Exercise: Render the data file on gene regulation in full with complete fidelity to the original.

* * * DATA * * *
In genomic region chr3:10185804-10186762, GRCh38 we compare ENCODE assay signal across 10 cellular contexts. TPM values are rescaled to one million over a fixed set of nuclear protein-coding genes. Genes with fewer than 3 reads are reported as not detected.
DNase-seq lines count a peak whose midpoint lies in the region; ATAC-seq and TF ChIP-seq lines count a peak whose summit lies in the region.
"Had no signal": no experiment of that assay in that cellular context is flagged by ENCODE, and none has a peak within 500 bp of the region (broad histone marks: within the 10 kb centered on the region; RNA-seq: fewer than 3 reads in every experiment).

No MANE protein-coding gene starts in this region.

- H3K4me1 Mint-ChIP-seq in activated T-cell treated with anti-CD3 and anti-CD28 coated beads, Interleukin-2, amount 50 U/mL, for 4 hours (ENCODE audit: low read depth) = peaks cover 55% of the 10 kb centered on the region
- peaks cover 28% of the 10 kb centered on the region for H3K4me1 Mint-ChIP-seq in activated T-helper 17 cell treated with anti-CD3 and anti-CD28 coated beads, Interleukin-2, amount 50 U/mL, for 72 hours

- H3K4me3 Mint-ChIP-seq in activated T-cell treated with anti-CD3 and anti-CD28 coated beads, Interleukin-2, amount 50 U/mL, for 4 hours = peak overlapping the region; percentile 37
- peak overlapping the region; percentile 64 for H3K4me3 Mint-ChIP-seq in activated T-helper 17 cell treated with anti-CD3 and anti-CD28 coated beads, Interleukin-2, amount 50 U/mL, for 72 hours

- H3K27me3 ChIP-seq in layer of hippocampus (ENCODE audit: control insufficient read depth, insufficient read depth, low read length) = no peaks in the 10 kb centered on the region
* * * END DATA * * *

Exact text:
In genomic region chr3:10185804-10186762, GRCh38 we compare ENCODE assay signal across 10 cellular contexts. TPM values are rescaled to one million over a fixed set of nuclear protein-coding genes. Genes with fewer than 3 reads are reported as not detected.
DNase-seq lines count a peak whose midpoint lies in the region; ATAC-seq and TF ChIP-seq lines count a peak whose summit lies in the region.
"Had no signal": no experiment of that assay in that cellular context is flagged by ENCODE, and none has a peak within 500 bp of the region (broad histone marks: within the 10 kb centered on the region; RNA-seq: fewer than 3 reads in every experiment).

No MANE protein-coding gene starts in this region.

- H3K4me1 Mint-ChIP-seq in activated T-cell treated with anti-CD3 and anti-CD28 coated beads, Interleukin-2, amount 50 U/mL, for 4 hours (ENCODE audit: low read depth) = peaks cover 55% of the 10 kb centered on the region
- peaks cover 28% of the 10 kb centered on the region for H3K4me1 Mint-ChIP-seq in activated T-helper 17 cell treated with anti-CD3 and anti-CD28 coated beads, Interleukin-2, amount 50 U/mL, for 72 hours

- H3K4me3 Mint-ChIP-seq in activated T-cell treated with anti-CD3 and anti-CD28 coated beads, Interleukin-2, amount 50 U/mL, for 4 hours = peak overlapping the region; percentile 37
- peak overlapping the region; percentile 64 for H3K4me3 Mint-ChIP-seq in activated T-helper 17 cell treated with anti-CD3 and anti-CD28 coated beads, Interleukin-2, amount 50 U/mL, for 72 hours

- H3K27me3 ChIP-seq in layer of hippocampus (ENCODE audit: control insufficient read depth, insufficient read depth, low read length) = no peaks in the 10 kb centered on the region